"Com. I wish I could leave this review anonymously. But people know, it's me, but I'll be honest, Stu was perfect. I don't have a single criticism for the guy. How could I dare to criticise a hot take master? Not only were his takes significantly hotter than anyone on the show. Including myself, but you also somehow found a way to go. I every time which having been on around the horn, dozens of times, I don't think has ever been accomplished. Typically, you go around the horn, and it rotates since the name it was really more like around the stugatz. Which would be a good show. I said at the end of the show I wanted to have him back. I wasn't joking. I meant it. He makes the show better. Just like he makes literally everything he does better. All right. Thank you. May know, I think reality nail that. Like, he nailed exactly what it is that it was going to say, by the way. Check out the meantime show, featuring her dog plenty it's a laboratory and friends a podcast network. You can subscribe rate and review. Please subscribe rate review because is the best. She's fantastic or football knowledge is as good as anyone networks authentic. You produced that podcast, right? I do. And who does she have on this week? She has Spencer hall of Eden SP SP nation. They focused a lot of their conversation on draft talk. And she says that drew lock this. Quarterback from Missouri has a fifteen percent chance of being a good quarterback in the NFL. And he's probably gonna go in the first round of fifteen percent chance fifteen. Yes. Fifteen percent percents. Okay. Do you? Listen to her podcast. Now, you are a mother, I let's go to Sarah Spain. What what it Sarah sarahspain have to say about my performance. This is going to be wordy. Right. We a lot of words you're gonna blast me Sarah, Spain sarahspain, what did she have to say about my performance on around the horn, Stu gods on around the horn, a dream realized a life spent in pursuit of a goal that finally came true. Of course, it was April Fools, and it meant absolutely nothing in the show was completely off the rails and Woody paid scored about as well as I would have in second grade with rudimentary understanding of numbers points, and how games work, but that being said, I think stugatz was a champion in all the ways that stugatz is interrupted people. He didn't realize when he was being muted and continued to talk and didn't know none of us could hear him. So that when he became unneeded in yelled out. I said that we all had to inform them the commercial breaks than we know couldn't hear it because he was muted in the end. He got destroyed by his good pal. Woody who he tried to pay off the commercial break via van mo- with the old okeydoke sending Meena to the FaceTime instead of him despite him feeling like he was cruising to victory. You can't win under I try, and I really think that Stu gods was made for the show assuming that he can get his fiery hot takes into more bite size pieces that he can follow directions. Do hard work and prep study the topics. Engage responsibly and respectably with the other who am I kidding all the things I've named art things. That's that's can't do know. This is this is not a good fit for him, a wild horse cannot be tamed and stugatz needs to live and run free at stupidity. And the Dan lebatardshow was stugatz with the occasional appearance in an ill fitting suit on highly questionable. But I love you, Stu, and if you ever asked me in person if I think you should do out around the horn again. No, I absolutely going to say to your face that that the answer is. Yes. And I miss you every day. Oh, this the gods are strong in that one Sarah. I love you too. Thank you for making me feel right at home, and I will be back and I am coming to that title. Okay. Check out her podcast. That's what she said would sarahspain amino Hassen is your guest this week? Please download review rate. Subscribe all that good stuff. Do it for Sarah support. Sarah support me in supporter dog guy. You shouldn't support his Frank. I saw what are the iceman episode? I would say stoop guts a couple of things number one..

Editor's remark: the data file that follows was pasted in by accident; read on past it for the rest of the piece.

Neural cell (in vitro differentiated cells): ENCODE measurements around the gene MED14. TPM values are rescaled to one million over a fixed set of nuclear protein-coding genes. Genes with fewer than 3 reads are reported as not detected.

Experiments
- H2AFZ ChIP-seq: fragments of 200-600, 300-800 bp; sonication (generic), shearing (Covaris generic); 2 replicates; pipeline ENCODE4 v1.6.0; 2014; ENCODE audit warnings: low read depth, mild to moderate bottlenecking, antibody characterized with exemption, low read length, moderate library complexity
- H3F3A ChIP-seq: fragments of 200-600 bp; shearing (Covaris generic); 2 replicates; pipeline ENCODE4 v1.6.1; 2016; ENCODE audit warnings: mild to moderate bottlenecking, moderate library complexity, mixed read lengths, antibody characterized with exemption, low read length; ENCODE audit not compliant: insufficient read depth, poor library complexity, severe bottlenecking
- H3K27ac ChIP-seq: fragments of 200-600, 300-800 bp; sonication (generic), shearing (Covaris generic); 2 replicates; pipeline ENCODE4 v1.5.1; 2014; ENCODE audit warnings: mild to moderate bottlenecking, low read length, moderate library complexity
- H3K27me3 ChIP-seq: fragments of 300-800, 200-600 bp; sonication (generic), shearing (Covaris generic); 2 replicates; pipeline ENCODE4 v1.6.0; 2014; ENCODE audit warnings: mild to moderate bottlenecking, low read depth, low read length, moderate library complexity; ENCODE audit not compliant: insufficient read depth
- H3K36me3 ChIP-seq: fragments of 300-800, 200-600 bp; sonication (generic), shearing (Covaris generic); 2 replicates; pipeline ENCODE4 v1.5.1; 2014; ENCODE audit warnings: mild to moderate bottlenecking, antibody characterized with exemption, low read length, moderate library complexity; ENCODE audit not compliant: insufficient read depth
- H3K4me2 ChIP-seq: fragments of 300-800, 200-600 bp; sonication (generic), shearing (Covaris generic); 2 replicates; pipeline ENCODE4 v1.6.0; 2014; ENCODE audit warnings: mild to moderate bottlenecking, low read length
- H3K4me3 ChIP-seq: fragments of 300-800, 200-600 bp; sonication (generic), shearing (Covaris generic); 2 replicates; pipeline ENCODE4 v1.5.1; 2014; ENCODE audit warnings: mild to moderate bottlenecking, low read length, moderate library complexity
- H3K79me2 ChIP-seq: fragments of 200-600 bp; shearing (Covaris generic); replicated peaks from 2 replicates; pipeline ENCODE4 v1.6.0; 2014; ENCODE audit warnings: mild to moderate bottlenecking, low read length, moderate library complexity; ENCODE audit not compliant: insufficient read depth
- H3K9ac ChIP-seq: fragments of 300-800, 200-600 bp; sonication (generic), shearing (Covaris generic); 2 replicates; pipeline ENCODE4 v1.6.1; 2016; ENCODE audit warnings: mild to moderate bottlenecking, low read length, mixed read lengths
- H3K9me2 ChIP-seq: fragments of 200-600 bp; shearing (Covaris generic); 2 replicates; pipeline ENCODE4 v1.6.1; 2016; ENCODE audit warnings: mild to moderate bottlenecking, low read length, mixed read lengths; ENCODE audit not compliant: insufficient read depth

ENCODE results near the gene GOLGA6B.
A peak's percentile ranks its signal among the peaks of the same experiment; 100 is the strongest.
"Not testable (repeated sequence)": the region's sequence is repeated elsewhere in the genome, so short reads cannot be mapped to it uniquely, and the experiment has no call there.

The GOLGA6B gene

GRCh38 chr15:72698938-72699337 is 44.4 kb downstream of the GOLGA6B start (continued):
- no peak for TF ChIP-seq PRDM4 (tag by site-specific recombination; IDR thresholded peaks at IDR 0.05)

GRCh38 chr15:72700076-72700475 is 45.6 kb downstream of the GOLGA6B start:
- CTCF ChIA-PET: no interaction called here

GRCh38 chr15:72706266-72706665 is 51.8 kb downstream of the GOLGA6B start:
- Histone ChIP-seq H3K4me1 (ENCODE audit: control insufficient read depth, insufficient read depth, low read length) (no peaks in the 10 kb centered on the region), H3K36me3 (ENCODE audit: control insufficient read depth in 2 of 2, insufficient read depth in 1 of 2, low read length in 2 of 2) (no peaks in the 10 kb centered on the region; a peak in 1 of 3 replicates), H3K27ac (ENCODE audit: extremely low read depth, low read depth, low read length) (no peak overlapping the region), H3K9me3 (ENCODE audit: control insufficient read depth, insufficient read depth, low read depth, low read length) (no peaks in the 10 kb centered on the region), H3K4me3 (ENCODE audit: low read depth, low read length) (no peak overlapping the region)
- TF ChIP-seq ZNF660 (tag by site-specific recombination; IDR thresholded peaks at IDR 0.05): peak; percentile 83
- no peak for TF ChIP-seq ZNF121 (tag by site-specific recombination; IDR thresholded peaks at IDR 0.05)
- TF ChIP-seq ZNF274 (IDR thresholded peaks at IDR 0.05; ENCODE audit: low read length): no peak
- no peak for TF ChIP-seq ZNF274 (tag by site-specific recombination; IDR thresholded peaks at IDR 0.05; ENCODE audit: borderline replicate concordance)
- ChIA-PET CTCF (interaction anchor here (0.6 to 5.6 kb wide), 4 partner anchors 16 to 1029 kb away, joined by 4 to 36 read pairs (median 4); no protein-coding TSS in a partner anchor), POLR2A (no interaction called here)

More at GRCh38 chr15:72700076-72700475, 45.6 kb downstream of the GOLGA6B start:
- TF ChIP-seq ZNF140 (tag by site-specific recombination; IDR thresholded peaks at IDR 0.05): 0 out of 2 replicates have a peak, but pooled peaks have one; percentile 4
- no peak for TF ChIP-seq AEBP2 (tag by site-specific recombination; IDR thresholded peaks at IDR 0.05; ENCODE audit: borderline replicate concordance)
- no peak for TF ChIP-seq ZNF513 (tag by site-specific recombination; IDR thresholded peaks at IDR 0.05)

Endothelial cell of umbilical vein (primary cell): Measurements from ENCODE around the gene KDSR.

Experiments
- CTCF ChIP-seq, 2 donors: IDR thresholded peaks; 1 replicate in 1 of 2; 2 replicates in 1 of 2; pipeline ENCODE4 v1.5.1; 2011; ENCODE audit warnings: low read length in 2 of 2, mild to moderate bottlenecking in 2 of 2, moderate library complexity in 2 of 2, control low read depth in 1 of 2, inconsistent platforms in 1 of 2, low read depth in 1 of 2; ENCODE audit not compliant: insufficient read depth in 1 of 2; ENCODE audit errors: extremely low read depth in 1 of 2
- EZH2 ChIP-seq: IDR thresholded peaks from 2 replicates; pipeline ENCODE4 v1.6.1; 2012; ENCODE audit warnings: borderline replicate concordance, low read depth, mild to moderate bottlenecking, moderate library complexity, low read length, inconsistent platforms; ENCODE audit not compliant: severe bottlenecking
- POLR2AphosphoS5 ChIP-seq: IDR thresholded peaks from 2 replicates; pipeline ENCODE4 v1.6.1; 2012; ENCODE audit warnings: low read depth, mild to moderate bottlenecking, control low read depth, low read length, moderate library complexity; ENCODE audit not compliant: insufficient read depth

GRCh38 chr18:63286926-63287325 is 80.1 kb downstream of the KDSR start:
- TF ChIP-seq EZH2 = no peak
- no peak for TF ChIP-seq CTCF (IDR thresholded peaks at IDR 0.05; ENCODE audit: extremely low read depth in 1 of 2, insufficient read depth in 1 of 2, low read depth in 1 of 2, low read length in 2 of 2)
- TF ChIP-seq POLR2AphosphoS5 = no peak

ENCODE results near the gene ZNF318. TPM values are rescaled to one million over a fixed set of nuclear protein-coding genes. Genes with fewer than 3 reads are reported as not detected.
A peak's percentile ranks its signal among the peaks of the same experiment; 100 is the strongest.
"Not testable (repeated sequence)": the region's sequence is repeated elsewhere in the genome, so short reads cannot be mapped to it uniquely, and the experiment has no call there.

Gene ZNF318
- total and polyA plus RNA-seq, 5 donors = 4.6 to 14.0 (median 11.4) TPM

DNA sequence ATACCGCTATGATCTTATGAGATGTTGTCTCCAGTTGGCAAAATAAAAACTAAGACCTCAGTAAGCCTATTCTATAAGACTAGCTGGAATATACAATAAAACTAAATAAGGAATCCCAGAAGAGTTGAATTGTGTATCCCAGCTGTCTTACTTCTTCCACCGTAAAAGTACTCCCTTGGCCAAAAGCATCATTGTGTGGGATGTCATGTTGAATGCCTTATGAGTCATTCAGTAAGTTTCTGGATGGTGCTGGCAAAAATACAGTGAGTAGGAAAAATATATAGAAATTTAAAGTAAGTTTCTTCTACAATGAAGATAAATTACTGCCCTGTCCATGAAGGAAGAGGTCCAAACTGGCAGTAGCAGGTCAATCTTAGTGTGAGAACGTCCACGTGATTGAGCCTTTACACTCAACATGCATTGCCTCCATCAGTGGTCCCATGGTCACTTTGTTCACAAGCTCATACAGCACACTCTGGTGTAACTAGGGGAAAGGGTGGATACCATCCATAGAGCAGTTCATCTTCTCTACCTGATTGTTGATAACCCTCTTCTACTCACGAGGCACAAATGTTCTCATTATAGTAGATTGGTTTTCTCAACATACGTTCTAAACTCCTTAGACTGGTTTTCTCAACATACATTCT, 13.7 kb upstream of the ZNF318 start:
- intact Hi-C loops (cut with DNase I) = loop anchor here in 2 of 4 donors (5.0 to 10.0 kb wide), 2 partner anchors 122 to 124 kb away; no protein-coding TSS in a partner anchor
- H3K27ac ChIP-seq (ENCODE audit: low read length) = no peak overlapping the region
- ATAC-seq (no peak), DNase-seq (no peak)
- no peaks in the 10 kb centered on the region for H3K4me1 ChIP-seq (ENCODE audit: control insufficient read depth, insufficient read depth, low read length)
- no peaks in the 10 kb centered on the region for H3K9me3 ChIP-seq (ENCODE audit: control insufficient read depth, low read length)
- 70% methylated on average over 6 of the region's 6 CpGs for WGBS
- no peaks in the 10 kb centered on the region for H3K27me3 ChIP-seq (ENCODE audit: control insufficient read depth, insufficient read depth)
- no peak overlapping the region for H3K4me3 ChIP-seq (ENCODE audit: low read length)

"stu" Discussed on Weekend Observations with Stu and Jr.